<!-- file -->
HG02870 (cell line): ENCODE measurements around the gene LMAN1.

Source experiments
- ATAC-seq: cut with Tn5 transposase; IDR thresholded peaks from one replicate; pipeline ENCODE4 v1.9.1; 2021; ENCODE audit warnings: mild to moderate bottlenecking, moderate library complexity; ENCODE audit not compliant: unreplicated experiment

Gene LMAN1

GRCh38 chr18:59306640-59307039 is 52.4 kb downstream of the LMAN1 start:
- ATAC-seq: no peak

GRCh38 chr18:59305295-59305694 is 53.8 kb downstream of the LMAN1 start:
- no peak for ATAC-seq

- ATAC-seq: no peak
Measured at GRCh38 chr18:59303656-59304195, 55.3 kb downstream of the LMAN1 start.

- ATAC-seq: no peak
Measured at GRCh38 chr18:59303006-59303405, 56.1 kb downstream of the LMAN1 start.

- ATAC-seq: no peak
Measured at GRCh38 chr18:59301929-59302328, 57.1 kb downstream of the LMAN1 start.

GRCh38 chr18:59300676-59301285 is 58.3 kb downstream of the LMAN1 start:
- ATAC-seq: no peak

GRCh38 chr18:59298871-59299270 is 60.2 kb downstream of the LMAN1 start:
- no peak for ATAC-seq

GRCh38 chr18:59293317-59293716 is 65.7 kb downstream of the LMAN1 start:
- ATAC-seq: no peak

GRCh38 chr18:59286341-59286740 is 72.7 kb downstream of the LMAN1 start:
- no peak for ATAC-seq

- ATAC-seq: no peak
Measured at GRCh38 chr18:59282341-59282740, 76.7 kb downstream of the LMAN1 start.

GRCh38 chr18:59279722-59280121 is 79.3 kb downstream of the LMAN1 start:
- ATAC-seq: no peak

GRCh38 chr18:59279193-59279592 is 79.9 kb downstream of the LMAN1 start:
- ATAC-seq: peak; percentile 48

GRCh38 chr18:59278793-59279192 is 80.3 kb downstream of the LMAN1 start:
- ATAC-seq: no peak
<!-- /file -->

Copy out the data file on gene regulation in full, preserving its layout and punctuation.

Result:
HG02870 (cell line): ENCODE measurements around the gene LMAN1.

Source experiments
- ATAC-seq: cut with Tn5 transposase; IDR thresholded peaks from one replicate; pipeline ENCODE4 v1.9.1; 2021; ENCODE audit warnings: mild to moderate bottlenecking, moderate library complexity; ENCODE audit not compliant: unreplicated experiment

Gene LMAN1

GRCh38 chr18:59306640-59307039 is 52.4 kb downstream of the LMAN1 start:
- ATAC-seq: no peak

GRCh38 chr18:59305295-59305694 is 53.8 kb downstream of the LMAN1 start:
- no peak for ATAC-seq

- ATAC-seq: no peak
Measured at GRCh38 chr18:59303656-59304195, 55.3 kb downstream of the LMAN1 start.

- ATAC-seq: no peak
Measured at GRCh38 chr18:59303006-59303405, 56.1 kb downstream of the LMAN1 start.

- ATAC-seq: no peak
Measured at GRCh38 chr18:59301929-59302328, 57.1 kb downstream of the LMAN1 start.

GRCh38 chr18:59300676-59301285 is 58.3 kb downstream of the LMAN1 start:
- ATAC-seq: no peak

GRCh38 chr18:59298871-59299270 is 60.2 kb downstream of the LMAN1 start:
- no peak for ATAC-seq

GRCh38 chr18:59293317-59293716 is 65.7 kb downstream of the LMAN1 start:
- ATAC-seq: no peak

GRCh38 chr18:59286341-59286740 is 72.7 kb downstream of the LMAN1 start:
- no peak for ATAC-seq

- ATAC-seq: no peak
Measured at GRCh38 chr18:59282341-59282740, 76.7 kb downstream of the LMAN1 start.

GRCh38 chr18:59279722-59280121 is 79.3 kb downstream of the LMAN1 start:
- ATAC-seq: no peak

GRCh38 chr18:59279193-59279592 is 79.9 kb downstream of the LMAN1 start:
- ATAC-seq: peak; percentile 48

GRCh38 chr18:59278793-59279192 is 80.3 kb downstream of the LMAN1 start:
- ATAC-seq: no peak